It seems the OHIM register of industrial designs won’t be fattening up on baked goods anymore.
Attractive product design can contribute hugely to market success. This is especially notable in fields like fashion and furniture, but in other industries as well the design and visual presentation of a product can be crucial to staying a step ahead of the competition. But that does not mean that every external form of a product can or should be protected as an industrial design.
The Community Designs Regulation (6/2002) defines a design as “the appearance of the whole or a part of a product resulting from the features of, in particular, the lines, contours, colours, shape, texture and/or materials of the product itself and/or its ornamentation.” But that is not all. To be registered, an industrial design must also be “new” and have an “individual character.” A design is considered new when no design identical to it or differing only in immaterial details has been made available to the public, e.g. by being incorporated into products already present on the market, exhibited at trade fairs, and so on. A design is considered to have individual character if the overall impression it produces on the informed user differs from the overall impression produced on an informed user by any other design which has been made available to the public.
Registration of a design in the Community system is fairly simple. Before registration, the Office for Harmonisation in the Internal Market (Trade Marks and Designs) does not examine whether the design meets the conditions for newness and individual character. Consequently, registration of industrial designs sometimes borders on the absurd. Some designs are registered which fall well short of the requirements, but they can be removed from the register only when action is taken by another entity challenging the registration.
This problem can be seen in the judgment recently handed down by the General Court at the Court of Justice of the European Union in a case involving chocolate-chip cookies (Biscuits Poult SAS v OHIM, judgment of 9 September 2014, Case T‑494/12). The disputed design, which was registered as a Community design, looked like this:
It might seem that the average consumer, and even more so an informed user familiar with cookie design, would look at this design and say, “It’s just a cookie.”
The registration of this design was challenged by another company seeking cancellation of the registration. The applicant alleged that the design lacked novelty and individual character and that its appearance was dictated by its technical function. To support this, the applicant presented other designs that had been registered earlier than the disputed design:
Nonetheless, the Cancellation Division of OHIM dismissed the application to invalidate the registration, finding that the cookie design qualified for registration. On appeal, the OHIM Board of Appeal declared the Community design invalid, holding that it lacked individual character. The holder of the design then sought review by the General Court. It argued that the individual character of the design is primarily due to the chocolate oozing from the cookie, but also pointed to the contrast between the inside and the outside of the cookie, the golden surface, the number of chocolate chips on the surface, and the texture of the cookie. The court rejected this argument and held that the Board of Appeal had properly invalidated the design.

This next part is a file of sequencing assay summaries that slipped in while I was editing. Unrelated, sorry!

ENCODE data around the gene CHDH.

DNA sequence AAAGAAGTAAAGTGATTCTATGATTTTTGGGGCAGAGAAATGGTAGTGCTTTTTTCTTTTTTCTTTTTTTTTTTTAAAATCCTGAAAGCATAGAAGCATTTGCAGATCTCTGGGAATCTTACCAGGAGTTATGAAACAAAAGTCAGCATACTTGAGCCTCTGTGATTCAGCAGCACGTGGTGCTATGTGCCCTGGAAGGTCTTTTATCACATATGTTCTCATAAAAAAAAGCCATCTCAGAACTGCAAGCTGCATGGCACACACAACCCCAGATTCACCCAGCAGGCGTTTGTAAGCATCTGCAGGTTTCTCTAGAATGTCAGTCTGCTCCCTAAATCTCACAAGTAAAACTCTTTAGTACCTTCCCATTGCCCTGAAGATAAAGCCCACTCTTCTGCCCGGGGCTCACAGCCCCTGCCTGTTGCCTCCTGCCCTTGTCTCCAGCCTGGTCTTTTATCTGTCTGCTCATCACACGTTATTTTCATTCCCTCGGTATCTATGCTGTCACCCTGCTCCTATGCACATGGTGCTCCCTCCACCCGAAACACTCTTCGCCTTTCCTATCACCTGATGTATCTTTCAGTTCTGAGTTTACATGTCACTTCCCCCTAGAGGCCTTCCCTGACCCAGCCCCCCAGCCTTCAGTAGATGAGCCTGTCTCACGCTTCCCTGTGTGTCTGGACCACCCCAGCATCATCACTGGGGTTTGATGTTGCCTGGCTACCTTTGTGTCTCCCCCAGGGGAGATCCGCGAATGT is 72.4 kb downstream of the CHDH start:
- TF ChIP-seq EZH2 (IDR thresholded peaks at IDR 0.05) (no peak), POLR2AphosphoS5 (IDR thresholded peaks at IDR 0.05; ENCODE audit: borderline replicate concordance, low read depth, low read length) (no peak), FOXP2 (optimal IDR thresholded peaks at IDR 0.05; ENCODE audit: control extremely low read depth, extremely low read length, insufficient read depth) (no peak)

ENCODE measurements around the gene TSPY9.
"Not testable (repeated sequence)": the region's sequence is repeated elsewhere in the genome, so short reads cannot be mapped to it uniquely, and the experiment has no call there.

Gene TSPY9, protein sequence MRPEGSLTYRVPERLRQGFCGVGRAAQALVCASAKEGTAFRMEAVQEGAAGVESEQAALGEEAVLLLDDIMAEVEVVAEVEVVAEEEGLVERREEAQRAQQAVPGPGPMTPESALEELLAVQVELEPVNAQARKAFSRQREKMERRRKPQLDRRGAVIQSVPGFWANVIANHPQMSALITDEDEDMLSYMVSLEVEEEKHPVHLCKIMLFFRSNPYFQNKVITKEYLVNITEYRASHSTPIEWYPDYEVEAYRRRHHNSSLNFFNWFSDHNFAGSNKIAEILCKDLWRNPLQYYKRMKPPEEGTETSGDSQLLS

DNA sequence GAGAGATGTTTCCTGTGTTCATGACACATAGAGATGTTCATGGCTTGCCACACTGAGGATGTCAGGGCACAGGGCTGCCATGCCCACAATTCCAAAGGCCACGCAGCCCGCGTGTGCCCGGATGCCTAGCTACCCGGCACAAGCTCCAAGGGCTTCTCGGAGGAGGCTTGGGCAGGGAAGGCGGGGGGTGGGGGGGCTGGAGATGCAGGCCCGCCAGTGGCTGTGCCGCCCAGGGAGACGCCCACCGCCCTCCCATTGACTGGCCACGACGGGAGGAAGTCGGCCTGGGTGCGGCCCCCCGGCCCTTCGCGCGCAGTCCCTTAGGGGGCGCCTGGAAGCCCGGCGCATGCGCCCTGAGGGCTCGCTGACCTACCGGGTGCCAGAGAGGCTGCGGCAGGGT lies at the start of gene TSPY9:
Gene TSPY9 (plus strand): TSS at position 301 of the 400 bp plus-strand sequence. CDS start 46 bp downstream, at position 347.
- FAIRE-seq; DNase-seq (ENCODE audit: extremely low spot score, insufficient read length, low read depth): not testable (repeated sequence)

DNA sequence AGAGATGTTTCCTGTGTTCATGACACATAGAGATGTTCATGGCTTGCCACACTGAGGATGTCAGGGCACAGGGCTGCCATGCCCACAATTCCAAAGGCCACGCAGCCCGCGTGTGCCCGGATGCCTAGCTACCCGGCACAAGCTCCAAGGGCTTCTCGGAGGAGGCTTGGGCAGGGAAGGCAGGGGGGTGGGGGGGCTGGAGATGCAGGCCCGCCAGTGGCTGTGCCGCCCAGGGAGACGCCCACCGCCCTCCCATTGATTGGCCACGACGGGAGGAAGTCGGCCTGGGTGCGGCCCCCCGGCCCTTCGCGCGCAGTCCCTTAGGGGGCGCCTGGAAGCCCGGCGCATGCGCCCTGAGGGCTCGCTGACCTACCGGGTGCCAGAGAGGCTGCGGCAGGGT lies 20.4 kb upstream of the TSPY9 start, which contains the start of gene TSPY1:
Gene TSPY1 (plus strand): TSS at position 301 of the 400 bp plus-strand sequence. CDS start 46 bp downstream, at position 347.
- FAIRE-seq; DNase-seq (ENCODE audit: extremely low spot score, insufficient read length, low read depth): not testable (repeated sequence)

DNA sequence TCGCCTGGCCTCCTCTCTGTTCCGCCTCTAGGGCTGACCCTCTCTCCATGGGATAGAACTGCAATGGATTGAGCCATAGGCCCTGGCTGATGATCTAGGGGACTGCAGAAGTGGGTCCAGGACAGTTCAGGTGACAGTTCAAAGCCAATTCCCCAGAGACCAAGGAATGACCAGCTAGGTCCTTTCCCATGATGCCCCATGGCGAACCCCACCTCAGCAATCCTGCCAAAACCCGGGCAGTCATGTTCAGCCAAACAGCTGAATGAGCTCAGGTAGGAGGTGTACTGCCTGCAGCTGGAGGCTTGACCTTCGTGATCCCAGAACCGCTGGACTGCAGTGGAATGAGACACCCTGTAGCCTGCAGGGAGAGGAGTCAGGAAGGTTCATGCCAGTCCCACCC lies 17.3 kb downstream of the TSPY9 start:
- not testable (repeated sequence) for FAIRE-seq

The court first addressed the issue of the chocolate filling dripping from the cookie. What was crucial here was the determination that the cookie could not be regarded as a “complex product,” defined under the regulation as a product “composed of multiple components which can be replaced permitting disassembly and re-assembly of the product.” The individual character of industrial designs included in complex products is evaluated somewhat differently from designs for other products. If the filling were a component of a complex product, the filling itself could have an individual character, but it would have to “remain visible during normal use” of the cookie. The holder of the design admitted that the layer of creamy chocolate filling becomes visible only when the cookie is snapped or crunched on its way from plate to mouth. Therefore the cookie was not a complex product. The filling was unconnected with the external appearance of the snack and had to be ignored when determining whether the design had an individual character.
The court also stressed the “designer’s considerable freedom” in producing such goods. The somewhat smoother surface of the disputed design compared to earlier designs (particularly designs 1 and 3) and the difference in the number and size of the chocolate chips and the degree to which the chips protrude from the surface of the cookie (in prior designs 1–8) did not give the disputed design an individual character. The court found that “given the designer’s considerable freedom, those differences are not liable to produce a different overall impression on an informed user … in such a way as to benefit the contested design.” Moreover, “the irregular, rough surface on the outside of the cookie, its golden colour, round shape and the presence of chocolate chips are characteristics which are common to the conflicting designs and decisive for the overall impression produced on an informed user, so that the contested design cannot be regarded as having individual character.”
While it is easy to register a Community design, a design can be challenged after it has been registered. Thus a filing should be considered carefully to avoid subsequent allegations of a lack of novelty and individual character, followed by cancellation of the design. The ruling in the Biscuits Poult case appears correct. Industrial designs should protect only special visual solutions that are new and different.
Lena Marcinoska, Intellectual Property Practice, Wardyński & Partners